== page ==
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Junior got himself a great race to make his telecasting debut.

“Earnhardt. Dale Earnhardt Jr.” It’s a Southern-friend take on “Bond. James Bond.” Not a vodka martini, “shaken, not stirred,” but in the timeless voice of Harry Caray, “a nice, cold Budweiser!”

Dale Earnhardt Sr. (man, he hated being called Senior) never a met a man he didn’t initially distrust. His son is a citizen of the world, as disarming with a prince as a pauper. Another difference is that Junior is unafraid of being himself, while Senior couldn’t be anyone else.

One race in, and everyone knows Junior. Everyone knew him before. His debut was one of little surprise other than he made the best of it.

Sometimes there isn’t enough room in the booth for an anchor, but deferential Rick Allen gives Earnhardt Jr. and Jeff Burton all the room they want. They have a nice vibe, Earnhardt the free spirit and Burton the voice of experience and reason. Burton seems pleasantly amused with his new mate.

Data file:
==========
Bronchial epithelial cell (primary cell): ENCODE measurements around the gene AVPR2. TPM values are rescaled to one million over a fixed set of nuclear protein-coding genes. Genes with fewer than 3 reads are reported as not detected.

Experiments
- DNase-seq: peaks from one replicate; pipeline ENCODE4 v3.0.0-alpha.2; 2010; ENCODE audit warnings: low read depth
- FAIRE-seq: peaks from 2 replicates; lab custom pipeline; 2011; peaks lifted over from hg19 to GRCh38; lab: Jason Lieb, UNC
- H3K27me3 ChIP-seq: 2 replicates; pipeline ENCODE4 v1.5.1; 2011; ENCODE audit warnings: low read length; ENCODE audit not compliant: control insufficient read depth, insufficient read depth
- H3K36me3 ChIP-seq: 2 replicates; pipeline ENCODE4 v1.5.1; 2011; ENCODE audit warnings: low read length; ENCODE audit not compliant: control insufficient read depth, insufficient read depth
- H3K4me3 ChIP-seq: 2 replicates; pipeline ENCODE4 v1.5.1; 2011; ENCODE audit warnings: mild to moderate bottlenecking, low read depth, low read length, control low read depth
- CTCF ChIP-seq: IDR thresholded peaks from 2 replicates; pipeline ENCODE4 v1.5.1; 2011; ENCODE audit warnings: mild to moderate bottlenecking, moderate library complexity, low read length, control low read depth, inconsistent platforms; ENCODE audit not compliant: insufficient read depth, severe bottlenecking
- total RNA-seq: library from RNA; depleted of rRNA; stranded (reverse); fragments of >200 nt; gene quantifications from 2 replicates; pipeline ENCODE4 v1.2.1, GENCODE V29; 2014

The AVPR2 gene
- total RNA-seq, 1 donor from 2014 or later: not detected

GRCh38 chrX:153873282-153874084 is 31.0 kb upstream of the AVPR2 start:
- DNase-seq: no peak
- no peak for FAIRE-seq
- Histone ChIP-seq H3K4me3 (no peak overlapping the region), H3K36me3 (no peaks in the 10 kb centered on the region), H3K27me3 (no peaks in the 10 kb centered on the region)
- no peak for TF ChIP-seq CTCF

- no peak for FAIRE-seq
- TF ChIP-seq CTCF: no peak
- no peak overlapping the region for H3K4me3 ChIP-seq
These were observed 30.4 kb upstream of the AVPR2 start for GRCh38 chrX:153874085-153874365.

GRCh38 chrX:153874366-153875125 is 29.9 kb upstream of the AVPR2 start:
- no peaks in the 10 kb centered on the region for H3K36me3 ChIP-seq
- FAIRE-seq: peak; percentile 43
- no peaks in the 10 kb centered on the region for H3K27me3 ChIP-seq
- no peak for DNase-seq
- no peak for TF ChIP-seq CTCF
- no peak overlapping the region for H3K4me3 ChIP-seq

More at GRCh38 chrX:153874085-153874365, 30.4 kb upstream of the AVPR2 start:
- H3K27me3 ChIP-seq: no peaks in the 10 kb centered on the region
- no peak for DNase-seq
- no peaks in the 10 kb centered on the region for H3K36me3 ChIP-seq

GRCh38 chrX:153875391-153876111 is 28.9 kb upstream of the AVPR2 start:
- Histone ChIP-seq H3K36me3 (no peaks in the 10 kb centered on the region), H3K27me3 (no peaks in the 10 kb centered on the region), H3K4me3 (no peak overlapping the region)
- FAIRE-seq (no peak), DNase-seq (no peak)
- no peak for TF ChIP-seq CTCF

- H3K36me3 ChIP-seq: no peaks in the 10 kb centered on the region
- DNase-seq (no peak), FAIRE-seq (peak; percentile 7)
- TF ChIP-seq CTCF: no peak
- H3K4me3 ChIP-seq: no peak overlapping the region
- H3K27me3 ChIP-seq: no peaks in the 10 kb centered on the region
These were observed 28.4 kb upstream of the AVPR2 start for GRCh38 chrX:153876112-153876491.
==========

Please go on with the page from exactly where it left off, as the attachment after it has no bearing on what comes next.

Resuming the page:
Then was there the race, with two “somewhere between real hard rubs and a barely soft wrecks” on the final lap. It was an honest-to-God battle on the final lap at an intermediate track. Not one car passing another and then pulling away. Two astonishingly talented drivers, Kyle Busch and Kyle Larson, one an established star and the other budding, settled it between them.

Next is the rainy-time Daytona, and inevitable pop-up showers notwithstanding, the fruits are ripe for a night of passing and mayhem and mayhem passing.

Figuratively speaking, NASCAR has spent a decade languishing in the Sargasso Sea, inexplicably shooting off fireworks as the water level rose.

Armed with Earnhardt Jr. and restrictor plates, the sport has an opening where, possibly, it can champ at the bit, stanch the bleeding and rise from the ashes.

Who could imagine a time when NASCAR’s chief obstacle was the World Cup?